Last season ended with Danielle Cormack's Bea Smith throwing herself onto a screwdriver being wielded by Pamela Rabe's extraordinary Joan 'The Freak' Ferguson.
The gasp of shock was multi-layered. Everyone believed Bea was going to shank The Freak, ending a rivalry that had been boiling for years. When the tables turned and Bea kinda shanked herself it was rather surprising.
As she drew her final breaths, and left this mortal coil dreaming of her dead daughter Debbie, and it became clear she wouldn't be back for the next series, it was apparent that the producers had killed off the show's most popular, and important character.
Since Wentworth, a loose remake of iconic Aussie drama Prisoner, first leapt onto our television screens Bea was the central figure, her storyline was woven around everything that occurred both inside and outside the prison walls.
Cormack's portrayal was exceptional and earned her a number of well-deserved awards and fans in all the multiple territories the show was sold into.
So once everyone had recovered from the shock, no doubt with a few sips of moonshine cooked up in the prison kitchen, we were left with one very nagging question.
Could Wentworth survive without Bea Smith?
So it was with great trepidation I watched the season premiere of season five hoping, nay, praying, they hadn't thrown the baby out with the Bea water last season.
How could the possibly go on without the central character, could the show remain as strong without such a strong character or would it float into the abyss of dreadfulness as so many Australian series do when they get through a few seasons.
I was thrilled, dear reader, to find I had nothing to worry about at all.
The writers, directors, producers and cast are so skilled that while the loss of Bea is most certainly felt, it takes nothing away from the show, in fact, it enhances it.
The "creative decision" to get rid of her, actually works as a catapult to propel the season forward into exciting new places.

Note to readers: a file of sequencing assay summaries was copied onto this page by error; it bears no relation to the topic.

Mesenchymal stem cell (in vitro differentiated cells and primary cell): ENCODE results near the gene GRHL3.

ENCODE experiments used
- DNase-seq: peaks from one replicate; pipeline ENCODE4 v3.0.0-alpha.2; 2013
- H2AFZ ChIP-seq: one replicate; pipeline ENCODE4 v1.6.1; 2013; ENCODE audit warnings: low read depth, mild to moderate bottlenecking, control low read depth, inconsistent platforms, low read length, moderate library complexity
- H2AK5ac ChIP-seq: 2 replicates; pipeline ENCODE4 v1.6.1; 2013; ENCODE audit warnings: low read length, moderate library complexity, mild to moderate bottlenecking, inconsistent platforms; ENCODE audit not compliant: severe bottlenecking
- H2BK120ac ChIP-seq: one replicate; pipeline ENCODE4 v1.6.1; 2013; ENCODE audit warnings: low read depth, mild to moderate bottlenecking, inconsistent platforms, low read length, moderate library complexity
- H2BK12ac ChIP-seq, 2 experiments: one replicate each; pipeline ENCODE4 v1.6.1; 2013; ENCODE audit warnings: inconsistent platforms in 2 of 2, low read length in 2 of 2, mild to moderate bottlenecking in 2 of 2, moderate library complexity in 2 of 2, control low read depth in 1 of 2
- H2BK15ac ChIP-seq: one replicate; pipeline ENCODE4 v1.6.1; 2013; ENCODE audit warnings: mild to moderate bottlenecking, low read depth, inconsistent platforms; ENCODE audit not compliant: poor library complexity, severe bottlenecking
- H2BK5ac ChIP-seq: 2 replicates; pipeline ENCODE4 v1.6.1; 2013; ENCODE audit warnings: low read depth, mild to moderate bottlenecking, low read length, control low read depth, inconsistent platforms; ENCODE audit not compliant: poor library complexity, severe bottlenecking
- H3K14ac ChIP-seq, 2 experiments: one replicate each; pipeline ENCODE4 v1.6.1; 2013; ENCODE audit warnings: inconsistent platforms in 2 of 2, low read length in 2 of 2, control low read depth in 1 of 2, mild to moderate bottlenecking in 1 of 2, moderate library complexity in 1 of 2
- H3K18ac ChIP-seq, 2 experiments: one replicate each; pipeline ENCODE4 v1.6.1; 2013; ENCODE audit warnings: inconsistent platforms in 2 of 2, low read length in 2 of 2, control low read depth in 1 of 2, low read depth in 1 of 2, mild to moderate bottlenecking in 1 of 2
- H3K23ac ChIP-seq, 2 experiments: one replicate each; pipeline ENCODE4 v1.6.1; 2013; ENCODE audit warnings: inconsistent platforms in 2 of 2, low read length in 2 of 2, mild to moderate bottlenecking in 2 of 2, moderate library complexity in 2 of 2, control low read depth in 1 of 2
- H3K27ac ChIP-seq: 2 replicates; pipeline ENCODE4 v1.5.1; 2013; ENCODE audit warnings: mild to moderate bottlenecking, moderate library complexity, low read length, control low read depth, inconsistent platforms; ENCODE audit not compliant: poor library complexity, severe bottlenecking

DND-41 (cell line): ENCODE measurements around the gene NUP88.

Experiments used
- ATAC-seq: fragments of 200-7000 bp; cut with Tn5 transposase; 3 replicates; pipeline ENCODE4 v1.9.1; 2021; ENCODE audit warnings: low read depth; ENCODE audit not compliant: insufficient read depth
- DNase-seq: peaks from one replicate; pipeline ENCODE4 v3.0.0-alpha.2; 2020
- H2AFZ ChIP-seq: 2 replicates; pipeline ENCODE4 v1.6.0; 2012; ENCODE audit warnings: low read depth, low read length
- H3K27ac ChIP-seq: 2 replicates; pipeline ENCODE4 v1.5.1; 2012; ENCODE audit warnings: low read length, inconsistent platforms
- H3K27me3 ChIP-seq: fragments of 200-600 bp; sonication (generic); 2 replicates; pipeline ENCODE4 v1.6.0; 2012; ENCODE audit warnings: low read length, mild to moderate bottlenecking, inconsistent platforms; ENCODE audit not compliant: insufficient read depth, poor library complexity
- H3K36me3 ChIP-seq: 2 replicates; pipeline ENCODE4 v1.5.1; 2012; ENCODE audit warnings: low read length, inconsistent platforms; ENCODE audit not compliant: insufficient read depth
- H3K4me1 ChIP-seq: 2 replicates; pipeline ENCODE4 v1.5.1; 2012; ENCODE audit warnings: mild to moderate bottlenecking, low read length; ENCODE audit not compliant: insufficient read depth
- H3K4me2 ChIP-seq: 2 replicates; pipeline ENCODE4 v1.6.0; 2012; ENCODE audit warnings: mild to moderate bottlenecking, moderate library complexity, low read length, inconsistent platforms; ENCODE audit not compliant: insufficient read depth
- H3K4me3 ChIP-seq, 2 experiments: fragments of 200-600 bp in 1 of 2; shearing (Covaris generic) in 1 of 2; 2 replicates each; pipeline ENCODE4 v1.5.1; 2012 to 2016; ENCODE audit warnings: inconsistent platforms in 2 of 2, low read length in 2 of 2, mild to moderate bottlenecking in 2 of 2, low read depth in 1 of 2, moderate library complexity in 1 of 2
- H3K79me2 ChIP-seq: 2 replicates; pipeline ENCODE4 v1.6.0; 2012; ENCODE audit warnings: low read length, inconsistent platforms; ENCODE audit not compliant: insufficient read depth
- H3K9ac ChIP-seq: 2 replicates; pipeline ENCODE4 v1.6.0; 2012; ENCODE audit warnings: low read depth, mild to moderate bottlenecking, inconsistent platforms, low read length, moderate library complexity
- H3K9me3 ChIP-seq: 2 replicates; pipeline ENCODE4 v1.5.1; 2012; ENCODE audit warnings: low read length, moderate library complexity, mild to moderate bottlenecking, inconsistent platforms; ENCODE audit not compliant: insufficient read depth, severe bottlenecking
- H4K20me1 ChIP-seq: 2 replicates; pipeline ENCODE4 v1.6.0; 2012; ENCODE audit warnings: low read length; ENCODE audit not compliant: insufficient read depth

The episode opens with the remaining prisoners discovering Bea has been murdered by the hand of The Freak and their reaction pretty much sums up the reaction of fans of the show.
A moving montage of Bea's funeral (the public one outside the prison and the private one inside Wentworth where the prisoners create a monument to Bea in the exercise yard) pretty much wraps up her existence but promises her shadow will continue to extend over the series.
But with the end of the song it's clear nothing is going to be the same inside those prison walls - The Freak is facing more time inside for murdering Bea and that has her even more unhinged, Franky (the extraordinary Nicola da Silva) has a weird stalker, Kaz (Tammy MacIntosh) is putting her stamp down as the new top dog and she has a very different approach to Bea and Vera (Kate Atkinson) is prepared to go to any length to cover up her involvement in the death of Bea.
Bea's cell mates in Block H share a mixture of resignation to their new life inside without her or burning rage (captured most eloquently through Katrina Milosevic's sensational performance as Boomer).
Then there is Bea's former lover, Ali, giving Kate Jenkinson the moment to deliver the show's most harrowing scenes as she deals with her loss.
The scene where she tries to exact revenge on The Freak for slaying her lover is incredibly powerful and the inevitable breakdown that elicits is extremely difficult to watch.
Twenty minutes into the first episode and you are already gripping to your seat wondering what the hell the writers have in store for you next and you have nearly forgotten Bea was ever on the show (but for the regular pans across her prison memorial).
And that is why Wentworth has endured into its fifth season without skipping a beat, it is why the series has been able to build on itself each episode never wavering from its dark, dank commitment to being dark and dank.
There are very few shows that can boast killing off a key character and not only remaining as strong but somehow getting better.
Sure, it would be easy to throw all your energy into the first episode to make sure people tune in again then take your foot off the pedal, but Wentworth just pushed the pedal down even harder for episode two where the show settles into its beat again but still has you grinding your teeth with anxiety.
Wentworth is, hands down, the best drama Australia has produced in years and the creatives behind it need to be roundly commended for nursing the show across what could have been its moment to jump the shark.